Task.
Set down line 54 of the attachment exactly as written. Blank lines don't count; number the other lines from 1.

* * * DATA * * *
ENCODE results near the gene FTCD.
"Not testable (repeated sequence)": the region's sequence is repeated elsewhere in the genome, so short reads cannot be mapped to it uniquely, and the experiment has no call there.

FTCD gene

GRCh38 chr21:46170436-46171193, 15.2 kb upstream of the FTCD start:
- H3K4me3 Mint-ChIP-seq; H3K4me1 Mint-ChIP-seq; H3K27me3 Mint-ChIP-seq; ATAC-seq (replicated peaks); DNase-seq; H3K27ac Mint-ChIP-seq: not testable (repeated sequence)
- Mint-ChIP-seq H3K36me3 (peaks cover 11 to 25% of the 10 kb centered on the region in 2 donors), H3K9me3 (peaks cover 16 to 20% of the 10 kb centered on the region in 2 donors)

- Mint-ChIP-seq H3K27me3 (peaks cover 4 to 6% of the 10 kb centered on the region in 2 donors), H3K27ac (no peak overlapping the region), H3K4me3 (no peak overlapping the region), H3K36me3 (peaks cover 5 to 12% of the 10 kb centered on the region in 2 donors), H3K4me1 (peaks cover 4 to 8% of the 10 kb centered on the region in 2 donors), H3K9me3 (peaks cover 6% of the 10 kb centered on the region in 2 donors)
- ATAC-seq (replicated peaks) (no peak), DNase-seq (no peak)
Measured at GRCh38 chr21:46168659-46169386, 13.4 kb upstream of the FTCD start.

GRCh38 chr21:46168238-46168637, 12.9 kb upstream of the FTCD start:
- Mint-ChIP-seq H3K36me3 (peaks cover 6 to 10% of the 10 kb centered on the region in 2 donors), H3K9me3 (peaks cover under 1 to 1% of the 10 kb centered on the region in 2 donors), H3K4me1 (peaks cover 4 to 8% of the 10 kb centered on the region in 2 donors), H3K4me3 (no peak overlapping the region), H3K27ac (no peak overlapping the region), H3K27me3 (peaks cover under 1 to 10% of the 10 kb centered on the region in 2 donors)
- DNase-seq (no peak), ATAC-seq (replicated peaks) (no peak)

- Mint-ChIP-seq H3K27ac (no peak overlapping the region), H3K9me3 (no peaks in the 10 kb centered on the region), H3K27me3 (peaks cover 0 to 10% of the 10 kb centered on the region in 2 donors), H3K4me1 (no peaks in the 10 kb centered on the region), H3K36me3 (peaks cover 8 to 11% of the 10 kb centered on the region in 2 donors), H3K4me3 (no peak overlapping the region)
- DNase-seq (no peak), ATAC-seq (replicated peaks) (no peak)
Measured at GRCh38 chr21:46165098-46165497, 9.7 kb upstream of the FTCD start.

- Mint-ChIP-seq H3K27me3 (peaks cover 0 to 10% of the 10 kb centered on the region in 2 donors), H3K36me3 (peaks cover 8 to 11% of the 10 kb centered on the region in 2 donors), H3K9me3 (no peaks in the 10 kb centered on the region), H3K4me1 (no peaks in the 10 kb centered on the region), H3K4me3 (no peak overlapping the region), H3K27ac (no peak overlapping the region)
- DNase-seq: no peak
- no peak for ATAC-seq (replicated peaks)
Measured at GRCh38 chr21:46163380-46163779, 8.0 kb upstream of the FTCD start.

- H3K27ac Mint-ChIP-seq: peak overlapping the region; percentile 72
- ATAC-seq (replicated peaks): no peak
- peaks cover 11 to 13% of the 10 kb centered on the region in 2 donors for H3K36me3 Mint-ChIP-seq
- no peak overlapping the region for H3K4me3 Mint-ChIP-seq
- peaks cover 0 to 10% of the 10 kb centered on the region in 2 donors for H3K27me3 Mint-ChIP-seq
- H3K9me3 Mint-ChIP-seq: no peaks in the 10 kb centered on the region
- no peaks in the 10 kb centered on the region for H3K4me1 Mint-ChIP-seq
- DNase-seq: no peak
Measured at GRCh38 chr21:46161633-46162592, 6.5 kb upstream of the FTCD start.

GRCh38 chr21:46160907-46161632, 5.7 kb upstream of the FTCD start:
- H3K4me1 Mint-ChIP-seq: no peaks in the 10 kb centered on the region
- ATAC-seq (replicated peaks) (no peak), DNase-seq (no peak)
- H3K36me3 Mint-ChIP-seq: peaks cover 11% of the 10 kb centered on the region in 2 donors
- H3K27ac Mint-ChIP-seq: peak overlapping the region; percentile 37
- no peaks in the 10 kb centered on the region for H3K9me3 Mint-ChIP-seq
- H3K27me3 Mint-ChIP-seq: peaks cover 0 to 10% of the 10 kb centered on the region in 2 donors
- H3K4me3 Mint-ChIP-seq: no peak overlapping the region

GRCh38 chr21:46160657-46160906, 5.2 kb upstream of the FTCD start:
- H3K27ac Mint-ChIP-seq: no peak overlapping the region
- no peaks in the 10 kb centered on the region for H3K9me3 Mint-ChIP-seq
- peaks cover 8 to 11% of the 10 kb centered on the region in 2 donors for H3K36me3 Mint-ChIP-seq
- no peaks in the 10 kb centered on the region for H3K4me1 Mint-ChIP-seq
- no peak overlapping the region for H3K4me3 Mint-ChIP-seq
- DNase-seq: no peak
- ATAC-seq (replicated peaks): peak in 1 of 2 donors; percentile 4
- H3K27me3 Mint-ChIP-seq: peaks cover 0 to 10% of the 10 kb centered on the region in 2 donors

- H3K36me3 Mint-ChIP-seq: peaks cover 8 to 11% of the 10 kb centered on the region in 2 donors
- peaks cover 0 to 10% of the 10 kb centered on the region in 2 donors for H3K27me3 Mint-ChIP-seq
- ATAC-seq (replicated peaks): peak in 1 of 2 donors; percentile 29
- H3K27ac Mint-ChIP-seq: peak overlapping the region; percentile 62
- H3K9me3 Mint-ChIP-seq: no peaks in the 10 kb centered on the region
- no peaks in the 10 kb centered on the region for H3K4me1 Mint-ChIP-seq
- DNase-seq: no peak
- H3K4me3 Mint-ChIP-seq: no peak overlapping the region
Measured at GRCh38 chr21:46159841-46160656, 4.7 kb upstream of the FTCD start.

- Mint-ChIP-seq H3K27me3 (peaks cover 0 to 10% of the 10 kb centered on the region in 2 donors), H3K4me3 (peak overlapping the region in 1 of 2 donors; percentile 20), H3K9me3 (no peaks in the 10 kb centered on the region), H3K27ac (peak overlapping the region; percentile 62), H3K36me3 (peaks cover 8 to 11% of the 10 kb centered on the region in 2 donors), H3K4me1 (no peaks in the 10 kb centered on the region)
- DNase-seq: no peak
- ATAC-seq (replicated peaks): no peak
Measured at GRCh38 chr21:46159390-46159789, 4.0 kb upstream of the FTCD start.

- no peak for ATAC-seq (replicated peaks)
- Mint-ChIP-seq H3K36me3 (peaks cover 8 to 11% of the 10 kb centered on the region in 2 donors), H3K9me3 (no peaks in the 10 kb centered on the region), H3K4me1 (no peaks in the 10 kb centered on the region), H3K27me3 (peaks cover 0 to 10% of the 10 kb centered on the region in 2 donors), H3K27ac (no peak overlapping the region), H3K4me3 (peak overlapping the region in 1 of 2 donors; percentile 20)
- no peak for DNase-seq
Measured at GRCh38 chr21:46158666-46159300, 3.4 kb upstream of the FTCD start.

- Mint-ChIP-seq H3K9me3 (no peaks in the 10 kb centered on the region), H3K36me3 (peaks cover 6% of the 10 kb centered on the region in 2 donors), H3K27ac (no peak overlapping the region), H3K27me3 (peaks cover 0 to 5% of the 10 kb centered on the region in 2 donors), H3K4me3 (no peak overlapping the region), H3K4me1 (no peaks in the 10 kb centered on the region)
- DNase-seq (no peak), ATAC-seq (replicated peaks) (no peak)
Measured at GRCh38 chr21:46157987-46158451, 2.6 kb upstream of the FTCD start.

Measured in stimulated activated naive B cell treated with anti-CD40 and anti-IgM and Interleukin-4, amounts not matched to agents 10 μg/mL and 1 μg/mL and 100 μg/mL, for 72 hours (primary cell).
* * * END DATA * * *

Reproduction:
Measured at GRCh38 chr21:46159841-46160656, 4.7 kb upstream of the FTCD start.